Public Pension Doom Begins to Descend

Grotesquely extravagant public sector pensions are a Sword of Damocles hanging over the economy. The thread preventing this sword from coming down on our heads is starting to fray.

In Pennsylvania, localities are jacking up taxes in a desperate attempt to meet their obligations.

In Lancaster:

Lancaster city taxpayers will see an increase in their 2015 tax bill of just over 7.5 percent. …

The city’s spending and revenue plan calls for a property tax hike of 0.98 mills, or just over 7.5 percent, which means about $73 more in taxes for the average city homeowner. …

According to [Mayor Rick] Gray, a key reason for the tax increase is the need to fund rising pension obligations. State-mandated pension obligations will increase by nearly $1 million in 2015.

In Erie:

City residents will pay more in property taxes after Erie City Council approved a 2015 budget with a 0.80 mill tax increase. …

Mayor Joe Sinnott had said the increase was necessary because of rising personnel and pension costs.

WHAT IT MEANS: The increase represents a 7.4 percent hike and raises the city millage from 10.85 mills to 11.65 mills, bringing the total millage for city property owners to 33.15 mills, including Erie County and Erie School District taxes, Horan-Kunco said during the meeting. A property owner in the city of Erie will pay an additional $80 a year for a property assessed at $100,000, increasing the total city tax from $1,085 to $1,165 a year. The increase will generate about $2.1 million more in revenue.

How bad will it have to get before the authorities realize that excessively generous pensions for public sector workers simply are not sustainable? Worse than bankruptcy:

This fall, city leaders watched as federal judges approved debt-cutting bankruptcy plans in Stockton and Detroit, ending two of the largest municipal bankruptcy cases in U.S. history. Many speculated both cities could do more to ease their fiscal problems by making significant cuts and structural changes to public pensions. However, both judges demurred and moved forward with plans that eased a portion of the cities’ financial obligations, but largely protected pensions. The failure to significantly address public pension debt and make structural changes to the pension systems in both Stockton and Detroit does not bode well for the economic future of either city post-bankruptcy. It also presents an interesting conundrum for other cities in dire fiscal distress that bear significant pension costs and unfunded liabilities. …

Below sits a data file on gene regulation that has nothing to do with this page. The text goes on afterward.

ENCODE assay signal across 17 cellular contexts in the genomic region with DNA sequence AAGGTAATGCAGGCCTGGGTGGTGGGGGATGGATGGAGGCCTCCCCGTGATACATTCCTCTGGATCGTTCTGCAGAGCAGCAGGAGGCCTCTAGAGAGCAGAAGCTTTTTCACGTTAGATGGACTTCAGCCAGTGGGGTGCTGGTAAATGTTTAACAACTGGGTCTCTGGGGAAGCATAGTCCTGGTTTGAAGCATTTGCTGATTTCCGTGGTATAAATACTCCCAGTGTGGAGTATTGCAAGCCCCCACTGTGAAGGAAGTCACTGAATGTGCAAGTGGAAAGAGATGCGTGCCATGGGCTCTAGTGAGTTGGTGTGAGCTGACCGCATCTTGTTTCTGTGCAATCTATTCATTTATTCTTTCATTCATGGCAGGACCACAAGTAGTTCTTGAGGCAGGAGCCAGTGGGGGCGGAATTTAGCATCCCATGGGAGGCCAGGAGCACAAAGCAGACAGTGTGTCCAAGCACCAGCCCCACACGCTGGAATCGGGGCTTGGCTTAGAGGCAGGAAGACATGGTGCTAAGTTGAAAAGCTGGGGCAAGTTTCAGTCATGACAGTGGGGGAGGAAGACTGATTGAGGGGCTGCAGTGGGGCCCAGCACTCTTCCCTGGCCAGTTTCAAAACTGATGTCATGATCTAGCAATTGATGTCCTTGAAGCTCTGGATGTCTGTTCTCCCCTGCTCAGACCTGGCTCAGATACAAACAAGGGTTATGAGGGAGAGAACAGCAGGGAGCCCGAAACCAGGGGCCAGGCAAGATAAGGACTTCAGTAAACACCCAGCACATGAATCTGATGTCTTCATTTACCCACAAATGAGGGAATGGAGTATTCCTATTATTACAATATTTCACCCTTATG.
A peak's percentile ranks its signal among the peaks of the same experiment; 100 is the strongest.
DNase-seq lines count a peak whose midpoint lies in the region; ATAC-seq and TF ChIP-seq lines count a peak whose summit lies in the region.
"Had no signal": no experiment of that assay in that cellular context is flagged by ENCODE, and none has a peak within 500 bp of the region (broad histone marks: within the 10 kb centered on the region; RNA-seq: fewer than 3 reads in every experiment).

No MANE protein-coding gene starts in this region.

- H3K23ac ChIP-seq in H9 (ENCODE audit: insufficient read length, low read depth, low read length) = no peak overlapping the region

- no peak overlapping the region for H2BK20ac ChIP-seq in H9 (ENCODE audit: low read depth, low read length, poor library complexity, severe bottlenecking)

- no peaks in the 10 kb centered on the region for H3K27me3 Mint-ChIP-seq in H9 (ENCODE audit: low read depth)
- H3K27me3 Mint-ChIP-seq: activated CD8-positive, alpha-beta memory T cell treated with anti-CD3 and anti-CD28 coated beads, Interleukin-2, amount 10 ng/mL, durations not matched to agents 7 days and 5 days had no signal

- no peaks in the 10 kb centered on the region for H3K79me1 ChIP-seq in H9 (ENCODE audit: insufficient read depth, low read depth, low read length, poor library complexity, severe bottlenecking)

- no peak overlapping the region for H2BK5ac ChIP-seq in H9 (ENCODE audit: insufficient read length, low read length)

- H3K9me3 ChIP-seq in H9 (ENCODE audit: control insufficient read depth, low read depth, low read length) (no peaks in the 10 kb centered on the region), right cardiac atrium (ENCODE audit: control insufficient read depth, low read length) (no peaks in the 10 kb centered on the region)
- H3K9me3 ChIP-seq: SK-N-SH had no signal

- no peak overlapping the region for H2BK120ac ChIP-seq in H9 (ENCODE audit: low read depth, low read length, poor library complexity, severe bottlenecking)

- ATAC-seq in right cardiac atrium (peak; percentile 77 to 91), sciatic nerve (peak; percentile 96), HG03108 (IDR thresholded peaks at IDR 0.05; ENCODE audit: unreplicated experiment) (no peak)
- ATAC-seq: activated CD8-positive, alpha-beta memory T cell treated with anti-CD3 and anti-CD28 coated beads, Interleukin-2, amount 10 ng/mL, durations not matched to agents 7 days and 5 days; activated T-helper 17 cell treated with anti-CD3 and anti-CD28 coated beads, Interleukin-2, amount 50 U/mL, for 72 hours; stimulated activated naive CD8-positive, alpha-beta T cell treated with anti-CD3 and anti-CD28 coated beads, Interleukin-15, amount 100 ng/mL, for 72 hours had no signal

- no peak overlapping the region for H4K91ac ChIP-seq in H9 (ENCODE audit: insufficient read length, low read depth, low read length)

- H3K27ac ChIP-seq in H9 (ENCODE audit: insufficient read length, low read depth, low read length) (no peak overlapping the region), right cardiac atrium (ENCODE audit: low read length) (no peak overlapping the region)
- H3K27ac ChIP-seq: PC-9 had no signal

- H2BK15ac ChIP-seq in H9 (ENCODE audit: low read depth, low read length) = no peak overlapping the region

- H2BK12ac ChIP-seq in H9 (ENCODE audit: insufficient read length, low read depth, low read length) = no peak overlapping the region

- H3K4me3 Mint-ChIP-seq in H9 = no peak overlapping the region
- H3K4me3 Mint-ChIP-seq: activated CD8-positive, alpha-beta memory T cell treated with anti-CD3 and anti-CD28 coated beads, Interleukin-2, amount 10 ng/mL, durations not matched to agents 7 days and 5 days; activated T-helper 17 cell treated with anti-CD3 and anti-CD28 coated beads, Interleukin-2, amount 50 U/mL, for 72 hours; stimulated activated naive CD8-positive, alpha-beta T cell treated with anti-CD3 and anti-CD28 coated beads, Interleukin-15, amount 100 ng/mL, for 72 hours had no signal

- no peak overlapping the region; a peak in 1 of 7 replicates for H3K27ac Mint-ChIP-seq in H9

Both Stockton and Detroit are still saddled with billions in unfunded pension debt even after exiting bankruptcy. The bankruptcy plans that both cities presented and got approved did nothing to even chip away at existing pension debt. It is unlikely that either city will be able to contain the pension debt that devours their budgets unless structural changes are made to the current defined benefit pension systems they have in place. Other formerly bankrupt cities, like Vallejo, California, have struggled post-bankruptcy because of pension debt and the same type of budgetary problems affecting Stockton and Detroit.

The choice is between cutting pensions and remaining in the financial intensive care ward, reliant on never-ending tax hikes. For now authorities will keep opting for more tax hikes, secure in their belief that we have plenty of money and will never rebel.

But as Margaret Thatcher observed, one problem with socialism is that eventually you run out of other people’s money.

On tips from JustTheTipHQ. Cross-posted at Moonbattery.

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